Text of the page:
We were surprised and also somewhat dismayed to learn that what we think of as our secret Cornish hideaway will soon be revealed to the world. It has just been announced that the hotel will be playing host to the next G7 Summit in June.
For many years we have stayed at this lovely hotel that sits within its own private sandy cove and enjoys spectacular views across the Atlantic. We prefer to visit during the winter season, and especially enjoy escaping there for a few days prior to Christmas. We have often left home in typical inclement December weather, only to discover on our arrival, warmer, sunnier climes. The area has a very special light which has over the years attracted and drawn many of our great artists to live and work there.
Built in 1894, the hotel was designed by the renowned Cornish architect Silvanus Trevail. It quickly gained popularity as a result of a boom in British seaside holidays at the end of the 19th century, which had become possible with the expansion of the railways. The architect, Silvanus, eventually rose to become the President of the architects' professional body, The Society of Architects.
The hotel was immortalised by the author Rosamunde Pilcher, where it appears as The Sands Hotel in her novel The Shell Seekers, and also in her book Winter Solstice.
'Penelope, however, has taken everything in her stride. By everything, I mean the enormously thick carpets, swimming pools, jacuzzis, private bathrooms, televisions by our beds, huge bowls of fresh fruit, and flowers everywhere. We have clean sheets and towels very day. Our rooms are all in the same corridor, and have adjoining balconies, looking out over the gardens to the sea. From time to time, we step out onto them and converse with each other. Just like Noel Coward's Private Lives.'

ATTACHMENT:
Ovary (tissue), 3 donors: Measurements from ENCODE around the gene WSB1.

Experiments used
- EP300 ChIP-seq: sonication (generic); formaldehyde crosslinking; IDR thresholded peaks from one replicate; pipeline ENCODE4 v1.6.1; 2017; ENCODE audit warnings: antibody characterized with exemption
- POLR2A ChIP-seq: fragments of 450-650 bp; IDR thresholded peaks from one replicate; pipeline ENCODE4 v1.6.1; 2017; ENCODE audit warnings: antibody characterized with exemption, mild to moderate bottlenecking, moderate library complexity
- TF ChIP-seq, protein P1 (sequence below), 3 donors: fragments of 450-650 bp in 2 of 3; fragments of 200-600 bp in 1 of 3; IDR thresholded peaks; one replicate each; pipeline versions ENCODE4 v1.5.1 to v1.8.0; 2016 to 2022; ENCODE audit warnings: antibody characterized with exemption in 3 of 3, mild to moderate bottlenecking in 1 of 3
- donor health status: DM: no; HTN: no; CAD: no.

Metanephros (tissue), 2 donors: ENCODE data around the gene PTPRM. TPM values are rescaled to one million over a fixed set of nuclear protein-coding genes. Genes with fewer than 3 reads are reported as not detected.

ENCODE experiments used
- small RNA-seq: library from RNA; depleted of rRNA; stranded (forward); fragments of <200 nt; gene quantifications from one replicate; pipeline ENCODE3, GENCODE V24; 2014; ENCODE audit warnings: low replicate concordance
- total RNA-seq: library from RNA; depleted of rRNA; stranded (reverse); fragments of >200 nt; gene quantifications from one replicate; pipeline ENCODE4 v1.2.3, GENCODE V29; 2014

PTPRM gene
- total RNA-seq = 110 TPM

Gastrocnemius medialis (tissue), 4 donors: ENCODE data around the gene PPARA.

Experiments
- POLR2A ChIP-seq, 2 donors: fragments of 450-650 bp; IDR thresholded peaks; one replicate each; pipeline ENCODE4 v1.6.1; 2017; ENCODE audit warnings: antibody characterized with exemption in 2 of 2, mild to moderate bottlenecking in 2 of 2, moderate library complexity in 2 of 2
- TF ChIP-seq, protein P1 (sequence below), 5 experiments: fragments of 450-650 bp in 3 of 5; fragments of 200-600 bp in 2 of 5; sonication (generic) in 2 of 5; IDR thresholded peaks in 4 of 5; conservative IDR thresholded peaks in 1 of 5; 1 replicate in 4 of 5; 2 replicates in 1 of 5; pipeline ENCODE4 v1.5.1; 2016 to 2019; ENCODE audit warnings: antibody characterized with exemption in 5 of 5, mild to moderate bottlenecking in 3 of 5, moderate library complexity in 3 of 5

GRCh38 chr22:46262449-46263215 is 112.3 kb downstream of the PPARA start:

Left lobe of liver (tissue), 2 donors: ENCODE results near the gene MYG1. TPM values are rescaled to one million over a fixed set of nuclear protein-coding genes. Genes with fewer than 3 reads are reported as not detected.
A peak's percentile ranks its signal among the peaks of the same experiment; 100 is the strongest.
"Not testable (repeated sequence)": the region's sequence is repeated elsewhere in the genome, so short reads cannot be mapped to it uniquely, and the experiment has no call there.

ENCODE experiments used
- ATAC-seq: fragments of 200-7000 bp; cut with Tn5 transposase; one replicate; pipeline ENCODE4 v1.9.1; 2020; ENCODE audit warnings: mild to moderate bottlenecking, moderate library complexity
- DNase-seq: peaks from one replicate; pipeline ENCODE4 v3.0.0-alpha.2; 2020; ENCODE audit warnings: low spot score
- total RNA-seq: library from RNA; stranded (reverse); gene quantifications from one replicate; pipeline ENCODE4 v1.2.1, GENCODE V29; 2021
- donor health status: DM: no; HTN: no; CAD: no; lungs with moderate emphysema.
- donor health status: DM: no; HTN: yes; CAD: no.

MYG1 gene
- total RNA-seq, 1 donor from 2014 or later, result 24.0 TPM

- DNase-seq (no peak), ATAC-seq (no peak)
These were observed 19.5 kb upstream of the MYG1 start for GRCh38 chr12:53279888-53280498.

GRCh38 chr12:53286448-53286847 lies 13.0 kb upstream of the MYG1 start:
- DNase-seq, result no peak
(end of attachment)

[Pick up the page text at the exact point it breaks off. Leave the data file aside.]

Virginia Woolf spent three weeks at the hotel in 1914 and, years later, wrote To The Lighthouse, inspired by Godrevy Lighthouse which sits on an island across the water from St Ives Bay .
There is only one rather narrow vertiginous road leading down to the hotel which I suspect may have proven to be an important aspect from the point of view of security, and a very narrow clifftop path that winds it way along to St. Ives together with a single track small railway. Both of these are also very easy to secure and protect from prying eyes and reporters. The lovely food, the peace, quiet, and the seclusion, no doubt all played a part in the choice.
You can see more of the area here including a short video showing the railway journey that runs from St. Ives and passes through Carbis Bay.